So Much For A Quite Evening!!!! When I went outside this evening to get everyone inside I was talking away to Chief about what a sweet guy he was with the little one earlier. As the girls where milling around, talking amongst themselves and hoping for another bunch of the hay that had been moved earlier this day - Olivia did something thing incredibly STUPID - she again tried to jump her out of her pen and this time caught her leg in the metal mesh and within a blink she broke her right back leg.... I ran to get her out of the mesh before more damage could happen!!!
I can't believe this goat did this to herself... WHAT WAS SHE THINKING??? The point is she wasn't.......
NOW WHAT?? So I got her back into the pen and ran to the house to get material for a splint. I came back with four paint stir sticks, vet wrap, bandages, and tape. After I got her to calm down for a minute and I caught my breath I went to work. She cut her leg too so I cleaned that up then found where the brake was and gentle pushed it back into place and wrapped with a thin towel. I then placed two sticks on either side and left about an inch past the hoof so she could not step directly onto the foot. After wrapping it with tape to make sure there still was good blood circulation I stepped back and let us all again catch our breath. I quickly went and got grain, water and hay for her. Within that short time (less then a minute or two) she stood herself up and took six steps and then let her little girl Opal nurse... I stood frozen as to not disturb them. Opal nursed for a long while and I listened closely to hear for teeth grinding. That would tell me if Olivia was in extreme pain or not. No teeth grinding but my own..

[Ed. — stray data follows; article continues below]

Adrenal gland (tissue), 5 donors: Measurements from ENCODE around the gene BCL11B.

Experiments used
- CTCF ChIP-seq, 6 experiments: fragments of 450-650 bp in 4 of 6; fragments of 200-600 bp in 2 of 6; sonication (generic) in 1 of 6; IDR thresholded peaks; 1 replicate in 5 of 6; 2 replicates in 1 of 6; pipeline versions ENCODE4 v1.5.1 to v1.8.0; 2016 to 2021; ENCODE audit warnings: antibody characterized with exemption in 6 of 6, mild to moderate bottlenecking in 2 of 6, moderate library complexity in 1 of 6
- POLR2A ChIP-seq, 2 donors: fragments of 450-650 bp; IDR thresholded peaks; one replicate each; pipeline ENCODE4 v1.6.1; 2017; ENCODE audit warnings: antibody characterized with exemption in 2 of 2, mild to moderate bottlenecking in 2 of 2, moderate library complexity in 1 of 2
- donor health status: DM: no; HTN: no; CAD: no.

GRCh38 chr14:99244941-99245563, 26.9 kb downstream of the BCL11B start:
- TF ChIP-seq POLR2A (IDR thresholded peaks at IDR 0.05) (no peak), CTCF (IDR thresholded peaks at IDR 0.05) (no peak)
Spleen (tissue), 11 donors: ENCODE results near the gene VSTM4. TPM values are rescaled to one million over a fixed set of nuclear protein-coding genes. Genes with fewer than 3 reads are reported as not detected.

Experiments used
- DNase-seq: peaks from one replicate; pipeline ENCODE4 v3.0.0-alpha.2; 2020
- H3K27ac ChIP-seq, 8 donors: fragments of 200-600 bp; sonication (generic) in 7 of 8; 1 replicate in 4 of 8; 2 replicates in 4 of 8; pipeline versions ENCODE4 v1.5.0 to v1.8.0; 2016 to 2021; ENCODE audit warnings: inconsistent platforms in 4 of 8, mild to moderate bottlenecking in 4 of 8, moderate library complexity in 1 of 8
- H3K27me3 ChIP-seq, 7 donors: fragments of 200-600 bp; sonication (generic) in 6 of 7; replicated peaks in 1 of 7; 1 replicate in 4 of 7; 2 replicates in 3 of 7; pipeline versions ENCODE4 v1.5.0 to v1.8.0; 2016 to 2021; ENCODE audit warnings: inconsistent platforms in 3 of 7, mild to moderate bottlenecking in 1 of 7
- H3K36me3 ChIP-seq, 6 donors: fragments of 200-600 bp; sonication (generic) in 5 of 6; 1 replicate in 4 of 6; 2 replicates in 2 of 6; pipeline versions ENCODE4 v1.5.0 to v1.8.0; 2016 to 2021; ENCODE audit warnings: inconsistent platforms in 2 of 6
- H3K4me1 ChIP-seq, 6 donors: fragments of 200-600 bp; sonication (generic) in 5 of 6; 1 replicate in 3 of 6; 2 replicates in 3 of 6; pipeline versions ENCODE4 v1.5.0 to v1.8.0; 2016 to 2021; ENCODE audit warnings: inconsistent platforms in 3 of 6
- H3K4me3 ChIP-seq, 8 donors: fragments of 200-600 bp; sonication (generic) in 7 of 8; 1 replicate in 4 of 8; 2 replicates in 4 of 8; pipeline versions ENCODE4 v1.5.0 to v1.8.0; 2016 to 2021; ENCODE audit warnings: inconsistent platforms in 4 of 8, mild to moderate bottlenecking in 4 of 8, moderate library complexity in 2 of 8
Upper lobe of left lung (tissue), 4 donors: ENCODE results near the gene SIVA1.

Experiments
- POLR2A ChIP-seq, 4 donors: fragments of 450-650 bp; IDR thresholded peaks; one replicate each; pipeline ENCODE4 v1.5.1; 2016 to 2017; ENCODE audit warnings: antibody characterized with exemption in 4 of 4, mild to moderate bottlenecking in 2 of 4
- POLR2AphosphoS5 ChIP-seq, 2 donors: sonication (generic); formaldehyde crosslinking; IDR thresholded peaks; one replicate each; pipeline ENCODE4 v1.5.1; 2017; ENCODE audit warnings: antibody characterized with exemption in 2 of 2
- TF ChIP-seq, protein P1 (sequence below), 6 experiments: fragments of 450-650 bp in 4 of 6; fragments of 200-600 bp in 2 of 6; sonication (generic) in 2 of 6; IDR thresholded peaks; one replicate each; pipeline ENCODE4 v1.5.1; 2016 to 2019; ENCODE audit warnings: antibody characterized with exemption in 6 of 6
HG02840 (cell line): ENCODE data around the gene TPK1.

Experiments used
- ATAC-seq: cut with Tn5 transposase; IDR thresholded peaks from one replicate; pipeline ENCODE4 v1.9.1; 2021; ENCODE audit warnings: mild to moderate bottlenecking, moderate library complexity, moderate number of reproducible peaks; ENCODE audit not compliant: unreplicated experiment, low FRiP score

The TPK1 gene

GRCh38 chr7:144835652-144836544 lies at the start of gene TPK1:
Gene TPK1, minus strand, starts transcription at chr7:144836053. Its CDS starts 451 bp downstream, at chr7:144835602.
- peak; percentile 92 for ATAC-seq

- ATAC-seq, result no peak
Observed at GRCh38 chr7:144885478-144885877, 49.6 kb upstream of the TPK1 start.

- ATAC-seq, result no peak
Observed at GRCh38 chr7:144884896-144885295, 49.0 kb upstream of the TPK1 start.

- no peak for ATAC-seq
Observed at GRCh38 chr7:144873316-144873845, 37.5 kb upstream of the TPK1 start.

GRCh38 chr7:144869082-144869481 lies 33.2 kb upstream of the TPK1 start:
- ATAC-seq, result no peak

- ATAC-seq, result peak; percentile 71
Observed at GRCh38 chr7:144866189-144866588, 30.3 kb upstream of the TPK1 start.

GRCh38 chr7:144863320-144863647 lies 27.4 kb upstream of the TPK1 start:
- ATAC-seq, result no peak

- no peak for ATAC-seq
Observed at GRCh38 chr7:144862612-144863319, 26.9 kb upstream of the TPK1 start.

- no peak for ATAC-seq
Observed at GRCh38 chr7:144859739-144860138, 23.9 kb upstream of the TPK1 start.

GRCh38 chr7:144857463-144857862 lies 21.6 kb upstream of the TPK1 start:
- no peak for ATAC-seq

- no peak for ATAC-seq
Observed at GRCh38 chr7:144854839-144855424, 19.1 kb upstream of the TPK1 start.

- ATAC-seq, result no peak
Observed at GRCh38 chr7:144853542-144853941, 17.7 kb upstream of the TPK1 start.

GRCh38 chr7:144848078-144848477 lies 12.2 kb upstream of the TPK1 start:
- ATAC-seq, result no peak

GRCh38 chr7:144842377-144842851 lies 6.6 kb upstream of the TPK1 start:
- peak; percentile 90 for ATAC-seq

I slowing got into the pen and placed down the food and water. Olivia started right in on the grain while Opal began nursing again. I kept very still and just watched. After she had about a cup of grain and a long drink she hobbled over to her corner that had her heat lamp and sat down. Opal sniffed at the strange things on Mother leg and then climbed on her back and sat down. I watched closely to make sure Olivia was not getting a glazed look in her eyes (shock) or that she started panting quickly which would have meant much larger issues, as if this was not horrible and life threathing enough.
So back to the house I went, checked my Vet Books to make sure I placed the splint correctly and then called my oldest son to see if I had addressed the splint correctly and inquired if I had missed anything. Now it means up all night to make sure she can get through this - most times the animal is put down but I am hoping that she can pull through. She may lose her use of the leg put I am hoping this will not mean the end of her. I also want to make sure that Opal has as long as she can to nurse with her mother and time with her.
Now comes the hard part - a Vet would do the same but most would not even bother because as one Vet said to me a long time ago - "It's only a goat, there are thousand out there". I wonder how much he thinks his life is worth? In my book not a plug nickle.
I hope you will keep Olivia in your prayers tonight if you can - I will be keeping a watchful eye on her and doing what I can to see her through her trauma. Well better run back out and check on her I will keep you posted...